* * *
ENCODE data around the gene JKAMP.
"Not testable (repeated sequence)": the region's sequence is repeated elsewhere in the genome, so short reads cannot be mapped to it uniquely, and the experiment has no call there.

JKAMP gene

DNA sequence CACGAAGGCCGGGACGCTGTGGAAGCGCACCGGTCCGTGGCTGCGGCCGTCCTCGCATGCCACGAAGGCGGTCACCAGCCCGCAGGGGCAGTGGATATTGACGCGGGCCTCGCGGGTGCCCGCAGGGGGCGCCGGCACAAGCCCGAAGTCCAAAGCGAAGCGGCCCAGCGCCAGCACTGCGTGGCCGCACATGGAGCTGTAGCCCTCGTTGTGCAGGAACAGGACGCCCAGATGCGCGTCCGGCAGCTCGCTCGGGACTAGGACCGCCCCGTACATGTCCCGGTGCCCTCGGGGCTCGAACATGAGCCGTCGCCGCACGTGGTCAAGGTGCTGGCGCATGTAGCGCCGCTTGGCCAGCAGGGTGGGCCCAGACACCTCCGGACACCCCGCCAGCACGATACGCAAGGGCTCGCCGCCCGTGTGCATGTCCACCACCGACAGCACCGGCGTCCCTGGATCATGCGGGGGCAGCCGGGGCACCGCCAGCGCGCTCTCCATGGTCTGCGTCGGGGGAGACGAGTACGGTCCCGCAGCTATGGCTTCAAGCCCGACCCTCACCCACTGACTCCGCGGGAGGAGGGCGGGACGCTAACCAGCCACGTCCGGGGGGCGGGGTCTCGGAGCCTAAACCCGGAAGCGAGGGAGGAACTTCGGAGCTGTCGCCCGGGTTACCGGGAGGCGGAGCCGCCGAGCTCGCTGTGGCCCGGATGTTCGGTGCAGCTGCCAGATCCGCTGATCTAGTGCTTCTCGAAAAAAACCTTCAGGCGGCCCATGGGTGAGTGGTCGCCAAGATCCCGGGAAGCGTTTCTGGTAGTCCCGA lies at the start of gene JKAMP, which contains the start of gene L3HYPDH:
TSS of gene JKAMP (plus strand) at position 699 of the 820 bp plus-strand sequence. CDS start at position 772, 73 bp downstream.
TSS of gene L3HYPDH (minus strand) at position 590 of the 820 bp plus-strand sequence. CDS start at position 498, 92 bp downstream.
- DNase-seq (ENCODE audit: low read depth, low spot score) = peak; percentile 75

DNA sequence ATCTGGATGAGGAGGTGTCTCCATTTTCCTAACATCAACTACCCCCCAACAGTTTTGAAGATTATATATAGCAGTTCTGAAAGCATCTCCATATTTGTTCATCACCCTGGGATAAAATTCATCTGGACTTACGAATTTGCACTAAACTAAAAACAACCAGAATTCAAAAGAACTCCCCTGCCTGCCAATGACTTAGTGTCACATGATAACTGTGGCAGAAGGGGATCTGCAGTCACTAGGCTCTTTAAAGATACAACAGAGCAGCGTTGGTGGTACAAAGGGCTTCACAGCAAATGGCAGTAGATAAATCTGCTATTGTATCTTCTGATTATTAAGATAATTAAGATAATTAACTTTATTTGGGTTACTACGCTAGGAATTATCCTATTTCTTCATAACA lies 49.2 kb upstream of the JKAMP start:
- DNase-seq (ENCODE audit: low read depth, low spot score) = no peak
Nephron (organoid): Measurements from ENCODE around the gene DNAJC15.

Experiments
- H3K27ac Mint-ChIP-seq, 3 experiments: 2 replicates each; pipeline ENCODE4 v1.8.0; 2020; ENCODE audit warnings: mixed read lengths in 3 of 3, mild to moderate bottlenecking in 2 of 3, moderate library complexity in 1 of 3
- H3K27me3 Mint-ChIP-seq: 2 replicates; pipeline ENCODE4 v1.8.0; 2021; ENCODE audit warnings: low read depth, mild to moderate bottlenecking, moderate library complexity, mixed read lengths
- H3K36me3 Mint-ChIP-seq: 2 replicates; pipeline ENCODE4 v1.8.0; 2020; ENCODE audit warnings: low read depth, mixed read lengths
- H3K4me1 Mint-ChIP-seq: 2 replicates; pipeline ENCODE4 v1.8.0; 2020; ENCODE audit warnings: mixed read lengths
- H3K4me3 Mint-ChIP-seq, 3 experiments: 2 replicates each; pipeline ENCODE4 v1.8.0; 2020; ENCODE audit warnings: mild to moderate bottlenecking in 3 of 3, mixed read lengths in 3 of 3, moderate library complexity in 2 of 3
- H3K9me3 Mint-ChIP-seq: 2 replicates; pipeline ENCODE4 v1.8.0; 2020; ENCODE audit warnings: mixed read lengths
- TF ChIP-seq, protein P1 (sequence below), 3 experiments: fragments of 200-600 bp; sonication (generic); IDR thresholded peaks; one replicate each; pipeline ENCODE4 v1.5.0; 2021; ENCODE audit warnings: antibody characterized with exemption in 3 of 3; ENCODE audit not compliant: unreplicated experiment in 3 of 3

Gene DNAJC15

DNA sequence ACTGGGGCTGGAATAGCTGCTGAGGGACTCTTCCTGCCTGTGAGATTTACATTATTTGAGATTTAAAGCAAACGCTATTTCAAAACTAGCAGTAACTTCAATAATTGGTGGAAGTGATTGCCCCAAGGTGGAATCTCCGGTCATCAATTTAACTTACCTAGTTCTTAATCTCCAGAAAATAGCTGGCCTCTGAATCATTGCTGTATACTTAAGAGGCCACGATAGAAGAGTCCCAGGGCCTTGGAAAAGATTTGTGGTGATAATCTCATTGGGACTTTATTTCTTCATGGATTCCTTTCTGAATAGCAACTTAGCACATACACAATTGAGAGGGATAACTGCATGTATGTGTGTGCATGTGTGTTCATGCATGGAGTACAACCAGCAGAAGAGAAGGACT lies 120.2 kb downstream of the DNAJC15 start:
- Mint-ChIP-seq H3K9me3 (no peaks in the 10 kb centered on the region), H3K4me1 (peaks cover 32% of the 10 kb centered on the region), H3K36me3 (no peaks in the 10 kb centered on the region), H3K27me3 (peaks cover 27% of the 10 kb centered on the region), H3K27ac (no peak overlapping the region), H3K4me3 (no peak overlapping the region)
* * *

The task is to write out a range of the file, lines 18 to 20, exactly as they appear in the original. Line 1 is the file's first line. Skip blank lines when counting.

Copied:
- TF ChIP-seq, protein P1 (sequence below), 3 experiments: fragments of 200-600 bp; sonication (generic); IDR thresholded peaks; one replicate each; pipeline ENCODE4 v1.5.0; 2021; ENCODE audit warnings: antibody characterized with exemption in 3 of 3; ENCODE audit not compliant: unreplicated experiment in 3 of 3

Gene DNAJC15

DNA sequence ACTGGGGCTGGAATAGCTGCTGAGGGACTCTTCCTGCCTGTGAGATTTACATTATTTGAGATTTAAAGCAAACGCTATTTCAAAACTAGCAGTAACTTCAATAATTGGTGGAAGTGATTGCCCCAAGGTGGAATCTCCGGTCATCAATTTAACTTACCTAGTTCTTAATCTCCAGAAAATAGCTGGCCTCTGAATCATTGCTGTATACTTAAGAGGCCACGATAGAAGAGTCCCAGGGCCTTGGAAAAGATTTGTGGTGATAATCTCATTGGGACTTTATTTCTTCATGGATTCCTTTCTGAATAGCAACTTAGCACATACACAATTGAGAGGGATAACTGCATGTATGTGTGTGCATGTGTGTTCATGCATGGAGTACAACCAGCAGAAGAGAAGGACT lies 120.2 kb downstream of the DNAJC15 start: